In The State and Revolution, Lenin wrote: “During the lifetime of great revolutionaries, the oppressing classes constantly hounded them, received their theories with the most savage malice, the most furious hatred and the most unscrupulous campaigns of lies and slander. After their death, attempts are made to convert them into harmless icons, to canonize them, so to say, and to hallow their names to a certain extent for the ‘consolation’ of the oppressed classes and with the object of duping the latter, while at the same time robbing the revolutionary theory of its substance, blunting its revolutionary edge and vulgarizing it.”
During the life of Marx, the bourgeoisie did everything to prevent him from operating by demonising him and persecuting him through the apparatus of the police. After his death they did everything to distort his fight to destroy capitalism and open up the future to communism.
An infamous propaganda
All of the publications, radio and television programmes produced on the 200th anniversary of the birth of Marx stuck by these rules. A number of academics salute the work of Marx on the economy, philosophy or sociology, while presenting him as "out of touch with reality", totally overtaken or completely mistaken on the political terrain: it's nothing less than blunting the edge of this trenchant and militant revolutionary! One of the arguments put forward today is that Marx was only a "nineteenth century thinker" , his work incomprehensible for the future evolution of the twentieth and twenty-first centuries.
Following this reasoning, a revolutionary perspective has no validity today. The working class doesn't exist and, moreover, its political project can only lead to a Stalinist horror. Every political aspect of the works of Marx is finally thrown into the dustbin of history.
But a more subtle aspect of this propaganda affirms that it's necessary to draw from Marx, the "real" Marx, elements which in the final analysis could validate the defence of democracy and liberalism and the critique of alienation. Fundamentally, this is a question of presenting Marx not as the revolutionary that he was, but as a sort of great thinker of whom certain aspects of his work allow us to understand and ameliorate an "unregulated" capitalism which, without the control of the state, engenders inequalities and economic crises. Within the bourgeoisie, there are many who like to paint Marx as an "economic genius" who foresaw the crisis of capitalism, predicted globalisation, the growth of inequality, etc.
Numerous among the flatterers of Marx are his so-called heirs for more than a century, from the Stalinists to the leftists, including the Trotskyists who have never ceased, in the same sense, to disfigure, distort and tarnish the revolutionary Marx by transforming him, as Lenin justly denounced above, into a semi-religious icon, canonising him and putting him up on a pedestal. All this in order to untruthfully present socialism or communism as the domination of state capitalism along the models built up in the USSR, the countries of the eastern bloc and China –forms assumed by capitalism in its epoch of decadence and as a product of the counter-revolution.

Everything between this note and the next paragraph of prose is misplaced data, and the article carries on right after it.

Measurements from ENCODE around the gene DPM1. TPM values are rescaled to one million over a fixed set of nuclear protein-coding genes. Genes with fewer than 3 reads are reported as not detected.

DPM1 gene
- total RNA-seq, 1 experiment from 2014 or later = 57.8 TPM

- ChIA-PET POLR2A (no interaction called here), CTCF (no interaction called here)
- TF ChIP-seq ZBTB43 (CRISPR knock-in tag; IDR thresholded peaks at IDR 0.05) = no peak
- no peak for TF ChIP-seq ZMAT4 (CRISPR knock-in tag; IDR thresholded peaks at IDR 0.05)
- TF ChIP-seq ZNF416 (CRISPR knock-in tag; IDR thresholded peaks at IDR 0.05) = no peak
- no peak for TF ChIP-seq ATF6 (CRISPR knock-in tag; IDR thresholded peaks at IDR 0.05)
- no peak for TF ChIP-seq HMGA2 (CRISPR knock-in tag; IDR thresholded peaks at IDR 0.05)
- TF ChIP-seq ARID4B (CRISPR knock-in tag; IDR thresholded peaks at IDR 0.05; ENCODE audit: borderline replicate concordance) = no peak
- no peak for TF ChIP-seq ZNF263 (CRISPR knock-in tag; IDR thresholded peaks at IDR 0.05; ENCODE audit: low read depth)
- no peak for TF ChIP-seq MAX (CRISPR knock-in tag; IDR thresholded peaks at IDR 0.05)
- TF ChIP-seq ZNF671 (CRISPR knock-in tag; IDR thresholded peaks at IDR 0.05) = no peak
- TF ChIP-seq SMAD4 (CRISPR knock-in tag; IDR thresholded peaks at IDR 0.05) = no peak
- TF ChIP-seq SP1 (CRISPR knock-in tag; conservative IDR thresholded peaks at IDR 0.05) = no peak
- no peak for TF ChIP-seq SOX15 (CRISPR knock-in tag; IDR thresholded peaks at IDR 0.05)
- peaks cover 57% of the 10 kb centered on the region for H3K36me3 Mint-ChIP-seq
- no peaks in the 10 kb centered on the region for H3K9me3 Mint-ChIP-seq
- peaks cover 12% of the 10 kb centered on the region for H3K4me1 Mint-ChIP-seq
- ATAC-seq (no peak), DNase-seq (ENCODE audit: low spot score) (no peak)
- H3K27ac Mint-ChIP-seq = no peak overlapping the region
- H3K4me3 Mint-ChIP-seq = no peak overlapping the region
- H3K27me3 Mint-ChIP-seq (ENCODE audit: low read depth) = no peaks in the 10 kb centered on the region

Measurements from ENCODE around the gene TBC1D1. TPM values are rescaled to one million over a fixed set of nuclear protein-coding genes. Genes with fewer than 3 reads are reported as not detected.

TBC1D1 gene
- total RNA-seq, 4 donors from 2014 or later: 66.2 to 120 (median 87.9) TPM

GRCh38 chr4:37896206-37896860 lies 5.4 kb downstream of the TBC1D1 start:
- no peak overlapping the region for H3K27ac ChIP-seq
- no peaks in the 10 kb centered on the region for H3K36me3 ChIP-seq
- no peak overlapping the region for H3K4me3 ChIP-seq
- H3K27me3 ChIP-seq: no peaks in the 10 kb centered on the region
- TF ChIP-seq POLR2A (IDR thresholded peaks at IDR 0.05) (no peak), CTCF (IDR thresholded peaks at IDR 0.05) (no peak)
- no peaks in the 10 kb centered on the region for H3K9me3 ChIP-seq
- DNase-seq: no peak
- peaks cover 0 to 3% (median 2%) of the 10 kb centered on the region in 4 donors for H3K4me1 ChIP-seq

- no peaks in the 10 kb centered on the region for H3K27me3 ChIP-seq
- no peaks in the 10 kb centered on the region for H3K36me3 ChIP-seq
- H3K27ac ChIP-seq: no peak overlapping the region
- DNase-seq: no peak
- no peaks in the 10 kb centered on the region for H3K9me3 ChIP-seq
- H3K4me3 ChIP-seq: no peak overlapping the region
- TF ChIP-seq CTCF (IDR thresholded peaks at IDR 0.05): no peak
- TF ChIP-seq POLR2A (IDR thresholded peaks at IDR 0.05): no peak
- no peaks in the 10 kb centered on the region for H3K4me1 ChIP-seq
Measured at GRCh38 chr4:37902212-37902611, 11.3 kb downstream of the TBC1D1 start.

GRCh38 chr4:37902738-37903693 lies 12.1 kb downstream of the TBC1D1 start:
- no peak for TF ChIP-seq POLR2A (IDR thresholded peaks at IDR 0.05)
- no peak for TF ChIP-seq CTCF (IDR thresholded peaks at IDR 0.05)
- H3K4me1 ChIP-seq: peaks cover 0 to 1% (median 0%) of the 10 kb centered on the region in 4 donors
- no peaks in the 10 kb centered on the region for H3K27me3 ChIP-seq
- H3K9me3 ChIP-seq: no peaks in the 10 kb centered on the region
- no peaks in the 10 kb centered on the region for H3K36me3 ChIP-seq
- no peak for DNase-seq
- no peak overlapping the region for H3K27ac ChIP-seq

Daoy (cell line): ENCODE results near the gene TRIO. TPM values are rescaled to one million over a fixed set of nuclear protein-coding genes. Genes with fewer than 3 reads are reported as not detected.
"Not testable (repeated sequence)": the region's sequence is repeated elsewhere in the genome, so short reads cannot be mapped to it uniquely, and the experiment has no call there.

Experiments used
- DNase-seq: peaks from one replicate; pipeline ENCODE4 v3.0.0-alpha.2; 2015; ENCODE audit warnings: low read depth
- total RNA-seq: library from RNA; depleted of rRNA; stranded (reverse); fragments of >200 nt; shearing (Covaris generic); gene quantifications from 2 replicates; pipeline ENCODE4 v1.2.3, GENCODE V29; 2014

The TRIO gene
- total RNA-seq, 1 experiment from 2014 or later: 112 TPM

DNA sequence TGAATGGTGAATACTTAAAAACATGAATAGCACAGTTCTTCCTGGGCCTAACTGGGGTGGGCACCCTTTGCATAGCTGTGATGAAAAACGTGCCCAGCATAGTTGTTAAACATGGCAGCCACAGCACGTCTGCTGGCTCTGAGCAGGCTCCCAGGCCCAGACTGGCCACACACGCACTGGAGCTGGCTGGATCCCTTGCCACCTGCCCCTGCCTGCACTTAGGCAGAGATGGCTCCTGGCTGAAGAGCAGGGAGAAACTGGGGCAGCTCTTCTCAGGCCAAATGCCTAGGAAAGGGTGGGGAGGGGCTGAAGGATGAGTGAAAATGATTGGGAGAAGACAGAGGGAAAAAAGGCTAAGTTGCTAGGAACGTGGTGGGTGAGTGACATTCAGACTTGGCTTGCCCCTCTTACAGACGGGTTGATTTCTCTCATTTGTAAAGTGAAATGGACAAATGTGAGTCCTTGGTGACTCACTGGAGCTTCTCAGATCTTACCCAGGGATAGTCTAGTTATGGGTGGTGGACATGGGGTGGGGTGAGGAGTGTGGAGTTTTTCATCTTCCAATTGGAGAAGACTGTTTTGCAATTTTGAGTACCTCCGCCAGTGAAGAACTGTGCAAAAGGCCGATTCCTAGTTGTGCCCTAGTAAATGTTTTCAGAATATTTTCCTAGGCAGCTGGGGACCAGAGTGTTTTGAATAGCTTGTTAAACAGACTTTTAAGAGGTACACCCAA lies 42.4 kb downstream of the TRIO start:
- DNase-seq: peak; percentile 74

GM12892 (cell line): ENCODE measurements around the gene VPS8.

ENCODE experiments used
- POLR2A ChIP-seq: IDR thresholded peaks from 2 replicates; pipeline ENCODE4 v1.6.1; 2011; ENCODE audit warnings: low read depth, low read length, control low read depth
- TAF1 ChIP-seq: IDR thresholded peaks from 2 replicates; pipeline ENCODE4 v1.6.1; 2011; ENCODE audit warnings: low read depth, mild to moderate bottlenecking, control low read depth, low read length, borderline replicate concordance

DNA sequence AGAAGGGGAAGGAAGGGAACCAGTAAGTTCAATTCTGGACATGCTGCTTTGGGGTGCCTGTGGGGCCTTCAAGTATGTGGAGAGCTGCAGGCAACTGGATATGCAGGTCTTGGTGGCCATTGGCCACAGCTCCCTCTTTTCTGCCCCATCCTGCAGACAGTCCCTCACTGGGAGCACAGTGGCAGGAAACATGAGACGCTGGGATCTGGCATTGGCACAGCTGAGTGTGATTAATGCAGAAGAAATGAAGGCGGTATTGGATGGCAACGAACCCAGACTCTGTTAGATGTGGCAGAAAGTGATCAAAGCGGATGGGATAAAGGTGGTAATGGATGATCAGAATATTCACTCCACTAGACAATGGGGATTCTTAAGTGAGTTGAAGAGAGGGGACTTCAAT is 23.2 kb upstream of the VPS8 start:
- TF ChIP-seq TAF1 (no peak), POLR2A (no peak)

Marx was a fighter first of all
Straightaway, it's necessary to say, along with Engels, that Marx was first of all a revolutionary; a fighter, in other words. His theoretical work is incomprehensible without this point of departure. Some want to turn Marx into a pure savant, surrounded by books and cut off from the world, but only a revolutionary militant can be a marxist. From his participation in the group of Young Hegelians in Berlin, 1842, the life of Marx was a combat against Prussian absolutism. This turned into a fight for communism when he tried to understand the misery of a considerable part of society and when he saw the potentialities of the working class in his discussions with the workers of Paris. It's this fight which made him an exile chased from one country to the other, pushing him into an extreme poverty which led to the death of his son. In this regard it's really obscene to attribute this poverty to Marx himself, hinting that neither he nor his wife could manage a household budget because of their well-to-do origins, which is what the French TV "culture" programme Arte did recently. In reality, Marx was totally impregnated with proletarian solidarity and regularly used his small income for the cause of the revolution!